“Marine reaction teams have engaged Centurions on decks five and six, heading for main engineering and environmental. A third team was found in the crawl-ways—Aisne’s best guess is that they were trying to make their way to auxiliary control on deck seven,” Tom reported. “So far, that looks like all of them—we’ve killed twenty-two Centurions and the Heavy Raiders can haul forty max, according to Anders.”
“Thank lucky and idiotic pilots—there another eighteen still on the flight deck where Firefly strafed them,” Mathias said without any humor in his voice.
Tom barked out a brief laugh. “Sinclair’s furious—he’s going to rip Firefly a new asshole, Sir. If that Heavy Raiders tanks had gone up, it would have shut down the port pod for weeks—at least.”
“Damage?” he asked stepping up to the DC board.
“Major Church reports that Engine Three can be restored in a few hours—the fuel transfer pump was damaged in the attack, but we have a replacement in stores. The thing was shut down soon enough that tylium loss was minor—and fire suppression foam prevented another fire from breaking out. The starboard pod is in good shape, except for a few craters in the flight deck from Firefly, but the port pod took heavy damage to the armor with three penetrations. We’ve got fire damage in hangers D, E, and F, as well as port Flight Ops. Still, we got lucky—the fuel lines didn’t ignite, nor did the magazines. All guns are on-line and Lieutenant Gian assures me that we have enough spare armor plates in storage to repair the holes. Total casualties are forty-seven—including eight dead or missing.”
“I got cocky, Tom,” Mathias whispered. “We should have jumped in, salvoed nukes at the Styx
, and jumped right back out, but I got cocky.”
“Mat, our losses were incredibly light,” Tom answered just as quietly. “And we took out that Styx
—and both her escorts. That is a victory.”
“An expensive one,” Mathias replied. “Too expensive. I got greedy—and we paid for it,” he sighed. And then he smiled a crooked smile. “But I won’t beat myself up over it, you have my word.”
“Aw, damn,” Tom answered. “I thought that you might need me to beat you up over it, Sir. I’ve still got my boxing gloves, you know—if you start getting morose again.”
“I appreciate that, Tom. Any word from Sidewinder?”
“Not yet,” the XO answered.
“We will hold here until he returns—or until four hours have passed. After that, we will rejoin the rest of the flotilla.”
“Aye, aye, Sir.”
In another system, far away from Scorpia
, Sidewinder examined his instruments one last time. “Final jump, people,” he broadcast. “Kaboose, double check those coordinates—I want us to waste as little fuel as possible,” they were on a close enough of a margin as it was.
“Checking nav coordinates again, Sidewinder,” the EWO reported.
Sidewinder looked down at his DRADIS. Today, he had twenty Raptors under his command. Not bad for a man who had commanded just eight two weeks ago. It was a full-strength Raptor squadron, and those were bloody rare outside of the biggest Battlestars in the Fleet. But the Commander’s shuffling of assets had put a total of sixteen on Scorpia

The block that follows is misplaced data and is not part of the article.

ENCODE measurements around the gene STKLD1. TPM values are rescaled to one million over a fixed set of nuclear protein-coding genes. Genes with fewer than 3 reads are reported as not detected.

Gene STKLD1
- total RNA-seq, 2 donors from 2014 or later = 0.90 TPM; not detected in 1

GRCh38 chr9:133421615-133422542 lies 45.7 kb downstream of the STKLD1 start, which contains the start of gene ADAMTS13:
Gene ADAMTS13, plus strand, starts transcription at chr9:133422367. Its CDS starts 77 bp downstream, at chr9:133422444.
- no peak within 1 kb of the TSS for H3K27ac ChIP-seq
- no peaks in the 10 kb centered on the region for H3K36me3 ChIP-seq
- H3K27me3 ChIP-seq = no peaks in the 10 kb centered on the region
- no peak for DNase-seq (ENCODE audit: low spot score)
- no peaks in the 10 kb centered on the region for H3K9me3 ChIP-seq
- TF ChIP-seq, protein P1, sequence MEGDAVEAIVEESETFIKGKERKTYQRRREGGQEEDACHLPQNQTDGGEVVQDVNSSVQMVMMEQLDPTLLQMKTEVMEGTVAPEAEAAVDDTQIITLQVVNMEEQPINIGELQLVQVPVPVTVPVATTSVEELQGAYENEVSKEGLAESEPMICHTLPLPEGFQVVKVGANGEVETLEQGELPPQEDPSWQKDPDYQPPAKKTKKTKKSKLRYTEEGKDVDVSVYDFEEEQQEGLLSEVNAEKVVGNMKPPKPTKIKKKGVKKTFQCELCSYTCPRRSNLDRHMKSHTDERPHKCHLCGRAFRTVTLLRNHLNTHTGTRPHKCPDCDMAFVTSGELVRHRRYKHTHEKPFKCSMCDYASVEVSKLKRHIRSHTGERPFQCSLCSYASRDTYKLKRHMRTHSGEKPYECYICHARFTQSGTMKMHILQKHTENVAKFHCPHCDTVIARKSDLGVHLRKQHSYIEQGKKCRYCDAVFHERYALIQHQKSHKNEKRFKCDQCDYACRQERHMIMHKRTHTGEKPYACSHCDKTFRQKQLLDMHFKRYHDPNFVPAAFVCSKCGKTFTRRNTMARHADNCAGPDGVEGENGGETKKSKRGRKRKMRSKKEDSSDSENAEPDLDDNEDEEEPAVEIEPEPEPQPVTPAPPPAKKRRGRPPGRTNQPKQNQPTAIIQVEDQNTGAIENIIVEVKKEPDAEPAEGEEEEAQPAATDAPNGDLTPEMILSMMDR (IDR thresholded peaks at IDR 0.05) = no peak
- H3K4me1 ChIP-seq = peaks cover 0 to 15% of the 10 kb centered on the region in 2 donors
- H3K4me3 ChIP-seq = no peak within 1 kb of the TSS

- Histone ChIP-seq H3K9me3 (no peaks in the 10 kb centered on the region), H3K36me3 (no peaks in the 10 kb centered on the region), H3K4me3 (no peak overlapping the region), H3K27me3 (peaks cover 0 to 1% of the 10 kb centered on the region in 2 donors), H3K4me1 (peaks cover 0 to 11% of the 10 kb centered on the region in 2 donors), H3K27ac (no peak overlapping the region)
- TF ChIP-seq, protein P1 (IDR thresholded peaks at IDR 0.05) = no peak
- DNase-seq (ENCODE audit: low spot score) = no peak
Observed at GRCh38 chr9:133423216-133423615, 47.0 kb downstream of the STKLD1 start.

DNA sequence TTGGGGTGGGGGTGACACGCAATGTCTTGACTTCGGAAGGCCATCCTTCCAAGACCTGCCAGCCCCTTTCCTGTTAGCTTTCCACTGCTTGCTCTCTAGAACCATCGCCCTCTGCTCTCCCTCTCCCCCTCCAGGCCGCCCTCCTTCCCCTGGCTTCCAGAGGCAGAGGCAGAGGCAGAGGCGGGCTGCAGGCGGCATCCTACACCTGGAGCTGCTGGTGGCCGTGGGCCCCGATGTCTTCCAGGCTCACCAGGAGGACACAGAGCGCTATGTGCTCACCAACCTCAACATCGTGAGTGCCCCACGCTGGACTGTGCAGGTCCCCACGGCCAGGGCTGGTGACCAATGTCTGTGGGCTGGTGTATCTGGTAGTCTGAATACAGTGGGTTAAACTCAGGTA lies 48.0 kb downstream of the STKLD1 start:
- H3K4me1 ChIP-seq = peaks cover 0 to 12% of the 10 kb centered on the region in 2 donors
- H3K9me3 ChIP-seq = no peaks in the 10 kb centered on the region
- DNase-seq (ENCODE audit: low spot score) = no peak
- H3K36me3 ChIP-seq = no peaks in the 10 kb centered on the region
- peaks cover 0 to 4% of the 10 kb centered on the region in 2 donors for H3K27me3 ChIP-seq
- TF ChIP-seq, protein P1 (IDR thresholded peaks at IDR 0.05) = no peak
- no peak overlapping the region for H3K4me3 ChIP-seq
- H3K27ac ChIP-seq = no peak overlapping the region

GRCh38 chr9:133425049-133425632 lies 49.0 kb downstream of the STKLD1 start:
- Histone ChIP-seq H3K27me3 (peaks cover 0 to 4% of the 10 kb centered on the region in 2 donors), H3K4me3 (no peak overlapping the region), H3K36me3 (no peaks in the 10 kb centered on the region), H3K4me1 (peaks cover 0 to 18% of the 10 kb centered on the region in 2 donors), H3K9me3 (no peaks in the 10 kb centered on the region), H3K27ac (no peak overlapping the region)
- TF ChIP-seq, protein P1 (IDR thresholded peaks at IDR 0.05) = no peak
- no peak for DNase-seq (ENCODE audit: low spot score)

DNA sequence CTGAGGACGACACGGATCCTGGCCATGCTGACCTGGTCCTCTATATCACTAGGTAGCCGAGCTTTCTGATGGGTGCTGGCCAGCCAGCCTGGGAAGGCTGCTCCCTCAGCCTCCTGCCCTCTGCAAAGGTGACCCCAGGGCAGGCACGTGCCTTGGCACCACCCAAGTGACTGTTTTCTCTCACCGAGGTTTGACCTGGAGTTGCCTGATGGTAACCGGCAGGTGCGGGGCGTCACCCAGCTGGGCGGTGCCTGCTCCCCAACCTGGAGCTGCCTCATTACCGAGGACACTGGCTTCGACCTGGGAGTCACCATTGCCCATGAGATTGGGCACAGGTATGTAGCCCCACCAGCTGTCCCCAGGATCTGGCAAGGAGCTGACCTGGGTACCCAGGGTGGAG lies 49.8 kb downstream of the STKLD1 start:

s flight decks, added to the two from Anubis
and the four from Aurora
. He had left a pair behind on Scorpia
for SAR operations, but the rest were assembled here—and today, the Raptor pilots were hunters, not observers. Each was loaded down with four Hydra missiles in the drone bays and external hardpoints; his Raptor and that of Jester carried one fusion-tipped Hydra each and three of the more conventional ones. Just in case. By now, Scorpia
would be jumping in to attack her target—but her Raptors, Sidewinder’s Raptors, were concerned with their own Styx
in a system far distant from the Battlestar.
“Okay people,” Sidewinder broadcast. “Let’s get this one right—get in and salvo your missiles at the Styx
at the Styx
. I don’t care if you have mother Basestar of the Cylon Empress in your sights—every missile goes into the Styx
! Then jump out and proceed to rendezvous with Scorpia
independently. Jester and I will be the last two in the system—we jump after all of you jump, so don’t you make us wait! We have no Vipers flying cover, and the Battlestar is taking her own target, so today Raptors, we hunt
“HOO-RAH!” the pilots shouted over the wireless and Sidewinder grinned. “Stay frosty and lock your ordnance on target before firing—then get the hell out of dodge. We aren’t here to tangle with Raiders and Basestars—we want that Styx
. And frack it all, we are going
to get it! FTL jump in sixty seconds; all Raptors sound off.”
One-by-one, each pilot reported in that his systems were green and Sidewinder watched the jump clock flashing downward. Finally, Jester reported. “Jester is good.”
“All right,” Sidewinder said, “ten seconds. Get your game faces on and good hunting. See you on the deck, Raptors.”
And then there were twenty flashes of light and the Raptors jumped.